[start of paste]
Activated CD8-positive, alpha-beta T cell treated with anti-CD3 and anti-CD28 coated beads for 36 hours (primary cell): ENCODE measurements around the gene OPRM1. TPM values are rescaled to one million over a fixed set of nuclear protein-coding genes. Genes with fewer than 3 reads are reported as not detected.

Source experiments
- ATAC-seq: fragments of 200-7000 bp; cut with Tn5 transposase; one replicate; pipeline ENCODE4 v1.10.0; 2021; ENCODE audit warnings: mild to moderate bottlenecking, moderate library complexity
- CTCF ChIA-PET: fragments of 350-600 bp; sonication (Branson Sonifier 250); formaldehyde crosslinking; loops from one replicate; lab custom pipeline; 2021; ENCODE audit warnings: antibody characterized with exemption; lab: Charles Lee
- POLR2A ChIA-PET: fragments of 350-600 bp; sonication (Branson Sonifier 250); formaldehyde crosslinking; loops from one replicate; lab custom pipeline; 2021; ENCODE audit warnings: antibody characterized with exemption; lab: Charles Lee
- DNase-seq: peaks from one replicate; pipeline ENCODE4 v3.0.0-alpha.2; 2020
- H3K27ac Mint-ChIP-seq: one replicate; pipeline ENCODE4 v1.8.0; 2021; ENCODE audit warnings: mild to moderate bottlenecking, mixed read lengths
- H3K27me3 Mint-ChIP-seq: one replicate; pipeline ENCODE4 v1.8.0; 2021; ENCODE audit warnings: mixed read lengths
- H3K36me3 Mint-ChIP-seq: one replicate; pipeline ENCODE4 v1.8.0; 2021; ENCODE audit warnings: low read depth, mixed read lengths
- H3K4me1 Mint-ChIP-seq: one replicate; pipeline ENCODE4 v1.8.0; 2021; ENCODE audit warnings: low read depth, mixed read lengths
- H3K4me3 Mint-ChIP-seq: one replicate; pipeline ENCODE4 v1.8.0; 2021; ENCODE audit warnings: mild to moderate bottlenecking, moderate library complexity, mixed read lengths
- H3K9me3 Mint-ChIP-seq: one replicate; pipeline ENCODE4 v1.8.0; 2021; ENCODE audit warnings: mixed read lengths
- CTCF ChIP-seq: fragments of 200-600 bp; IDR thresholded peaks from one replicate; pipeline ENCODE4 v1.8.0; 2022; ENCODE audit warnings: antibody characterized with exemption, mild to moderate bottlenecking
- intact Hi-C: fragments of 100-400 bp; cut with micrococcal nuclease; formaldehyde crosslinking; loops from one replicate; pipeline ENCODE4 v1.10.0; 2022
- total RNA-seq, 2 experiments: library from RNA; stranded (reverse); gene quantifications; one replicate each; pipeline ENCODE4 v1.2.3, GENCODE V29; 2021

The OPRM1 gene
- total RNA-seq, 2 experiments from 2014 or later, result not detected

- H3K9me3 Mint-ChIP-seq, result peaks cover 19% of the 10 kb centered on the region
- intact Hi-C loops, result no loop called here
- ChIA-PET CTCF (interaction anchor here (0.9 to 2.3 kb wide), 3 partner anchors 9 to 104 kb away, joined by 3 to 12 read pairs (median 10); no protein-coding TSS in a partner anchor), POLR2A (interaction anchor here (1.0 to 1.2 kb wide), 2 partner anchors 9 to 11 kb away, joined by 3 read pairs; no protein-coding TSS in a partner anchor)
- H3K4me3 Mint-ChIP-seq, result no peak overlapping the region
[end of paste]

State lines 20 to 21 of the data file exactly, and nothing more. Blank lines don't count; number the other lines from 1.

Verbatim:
- ChIA-PET CTCF (interaction anchor here (0.9 to 2.3 kb wide), 3 partner anchors 9 to 104 kb away, joined by 3 to 12 read pairs (median 10); no protein-coding TSS in a partner anchor), POLR2A (interaction anchor here (1.0 to 1.2 kb wide), 2 partner anchors 9 to 11 kb away, joined by 3 read pairs; no protein-coding TSS in a partner anchor)
- H3K4me3 Mint-ChIP-seq, result no peak overlapping the region